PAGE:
The Slatest

Mick Mulvaney Casually Explains to Bankers How He Instituted a Pay-to-Play Rule for Lobbyists While in Congress

Office of Management and Budget Director Mick Mulvaney testifies during a House Appropriations Committee hearing on Capitol Hill, April 18, 2018 in Washington, DC.
Office of Management and Budget Director Mick Mulvaney testifies during a House Appropriations Committee hearing on Capitol Hill, April 18, 2018 in Washington, DC.
Mark Wilson/Getty Images

White House budget czar Mick Mulvaney told banking executives that while he was serving in congress before joining the Trump administration, he enacted a pay-to-play scheme for lobbyists looking to meet with him. “We had a hierarchy in my office in Congress. If you’re a lobbyist who never gave us money, I didn’t talk to you,” Mulvaney explained to the 1,300 banking industry officials at the American Bankers Association conference. “If you’re a lobbyist who gave us money, I might talk to you.”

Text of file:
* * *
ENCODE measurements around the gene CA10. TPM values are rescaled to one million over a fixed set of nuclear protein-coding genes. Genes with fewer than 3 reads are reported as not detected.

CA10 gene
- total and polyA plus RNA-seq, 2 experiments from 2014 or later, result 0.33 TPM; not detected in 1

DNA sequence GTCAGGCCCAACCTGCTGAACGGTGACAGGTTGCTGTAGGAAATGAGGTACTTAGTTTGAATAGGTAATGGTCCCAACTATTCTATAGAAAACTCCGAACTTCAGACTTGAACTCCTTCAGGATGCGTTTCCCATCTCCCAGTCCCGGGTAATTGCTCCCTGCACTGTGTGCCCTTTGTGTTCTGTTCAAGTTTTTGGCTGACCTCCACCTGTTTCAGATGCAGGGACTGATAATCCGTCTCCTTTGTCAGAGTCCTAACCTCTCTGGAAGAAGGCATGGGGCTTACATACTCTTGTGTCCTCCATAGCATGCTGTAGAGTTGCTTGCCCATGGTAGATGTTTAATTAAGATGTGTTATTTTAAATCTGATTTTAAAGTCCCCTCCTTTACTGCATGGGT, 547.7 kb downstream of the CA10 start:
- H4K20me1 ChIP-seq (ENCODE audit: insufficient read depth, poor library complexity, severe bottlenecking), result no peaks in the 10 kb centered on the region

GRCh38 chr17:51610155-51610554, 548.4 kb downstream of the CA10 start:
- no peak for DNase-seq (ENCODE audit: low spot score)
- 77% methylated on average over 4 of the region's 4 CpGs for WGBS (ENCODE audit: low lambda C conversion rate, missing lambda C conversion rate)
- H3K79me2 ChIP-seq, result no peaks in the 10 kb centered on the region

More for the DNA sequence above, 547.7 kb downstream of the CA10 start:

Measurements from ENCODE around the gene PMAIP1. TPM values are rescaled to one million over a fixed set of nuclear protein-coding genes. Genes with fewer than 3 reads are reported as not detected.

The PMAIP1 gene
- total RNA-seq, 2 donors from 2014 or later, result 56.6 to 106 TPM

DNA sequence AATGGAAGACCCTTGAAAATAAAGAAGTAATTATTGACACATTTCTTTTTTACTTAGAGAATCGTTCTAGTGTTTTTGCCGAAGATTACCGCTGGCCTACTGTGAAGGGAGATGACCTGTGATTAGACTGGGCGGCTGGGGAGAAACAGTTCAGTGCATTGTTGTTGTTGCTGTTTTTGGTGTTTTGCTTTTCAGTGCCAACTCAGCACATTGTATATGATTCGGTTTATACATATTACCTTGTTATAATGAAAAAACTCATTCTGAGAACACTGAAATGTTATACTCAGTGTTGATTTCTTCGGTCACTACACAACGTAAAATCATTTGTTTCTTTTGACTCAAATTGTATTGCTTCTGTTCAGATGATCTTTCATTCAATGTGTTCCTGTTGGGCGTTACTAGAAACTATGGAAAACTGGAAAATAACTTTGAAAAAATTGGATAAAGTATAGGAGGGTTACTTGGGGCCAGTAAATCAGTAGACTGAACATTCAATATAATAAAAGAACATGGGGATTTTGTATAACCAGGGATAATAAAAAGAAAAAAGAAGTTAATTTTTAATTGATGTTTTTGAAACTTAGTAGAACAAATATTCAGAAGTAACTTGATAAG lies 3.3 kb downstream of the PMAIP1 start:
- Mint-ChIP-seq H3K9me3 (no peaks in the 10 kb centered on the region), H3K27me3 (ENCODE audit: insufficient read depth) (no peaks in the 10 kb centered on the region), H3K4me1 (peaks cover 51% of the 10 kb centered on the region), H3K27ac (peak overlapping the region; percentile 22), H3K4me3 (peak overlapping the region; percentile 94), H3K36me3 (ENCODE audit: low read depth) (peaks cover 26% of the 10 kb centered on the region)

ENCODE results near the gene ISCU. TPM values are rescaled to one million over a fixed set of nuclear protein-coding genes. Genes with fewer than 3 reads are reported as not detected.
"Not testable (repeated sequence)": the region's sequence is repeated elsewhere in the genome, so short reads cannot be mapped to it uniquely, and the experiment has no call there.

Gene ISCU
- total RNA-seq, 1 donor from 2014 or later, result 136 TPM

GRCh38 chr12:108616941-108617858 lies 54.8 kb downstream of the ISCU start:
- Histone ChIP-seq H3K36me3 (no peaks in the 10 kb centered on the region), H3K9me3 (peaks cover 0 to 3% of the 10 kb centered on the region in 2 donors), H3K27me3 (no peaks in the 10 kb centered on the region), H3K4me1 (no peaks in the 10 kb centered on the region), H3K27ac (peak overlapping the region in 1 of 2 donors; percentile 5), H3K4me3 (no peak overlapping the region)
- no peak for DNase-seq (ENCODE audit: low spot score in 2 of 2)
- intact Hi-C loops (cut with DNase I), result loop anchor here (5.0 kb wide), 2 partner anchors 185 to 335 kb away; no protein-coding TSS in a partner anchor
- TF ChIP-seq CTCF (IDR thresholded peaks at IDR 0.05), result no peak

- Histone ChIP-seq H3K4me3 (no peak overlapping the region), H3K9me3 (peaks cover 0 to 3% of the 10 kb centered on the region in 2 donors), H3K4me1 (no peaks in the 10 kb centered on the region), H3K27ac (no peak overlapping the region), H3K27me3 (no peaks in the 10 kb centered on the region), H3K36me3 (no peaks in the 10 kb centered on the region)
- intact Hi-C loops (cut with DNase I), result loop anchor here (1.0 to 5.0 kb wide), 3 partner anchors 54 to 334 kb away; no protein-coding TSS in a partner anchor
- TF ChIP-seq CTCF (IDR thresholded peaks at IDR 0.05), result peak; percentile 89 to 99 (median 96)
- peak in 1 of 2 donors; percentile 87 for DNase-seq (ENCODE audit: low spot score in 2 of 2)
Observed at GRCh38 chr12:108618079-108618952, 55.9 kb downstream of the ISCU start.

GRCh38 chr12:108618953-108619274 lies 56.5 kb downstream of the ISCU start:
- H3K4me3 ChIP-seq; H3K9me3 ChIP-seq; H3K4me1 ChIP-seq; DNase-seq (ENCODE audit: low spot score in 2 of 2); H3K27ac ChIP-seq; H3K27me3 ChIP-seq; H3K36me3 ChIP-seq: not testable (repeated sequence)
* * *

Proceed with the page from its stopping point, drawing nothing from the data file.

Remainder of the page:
This alarming anecdote came as part of a larger call by Mulvaney encouraging banks to aggressively pursue their agenda with lawmakers. The comments raise a number of pretty clear cut ethical, much less legal issues, one of which is that Mulvaney currently presides over the Consumer Financial Protection Bureau as the interim director of the very body that’s supposed to protect individuals from unseemly (and illegal) banking and lending schemes. Mulvaney’s comments Tuesday laid bare the conflicts of interest present in his running of the Obama-era financial regulator into the ground, while also raising obvious questions about his time as a legislator. The Trump administration generally, and Mulvaney specifically, have not done much to hide their disdain for the consumer protection mandate given the CFPB in the wake of the 2008 financial crisis and have intermittently worked to roll back its authority where possible and sabotage it elsewhere.

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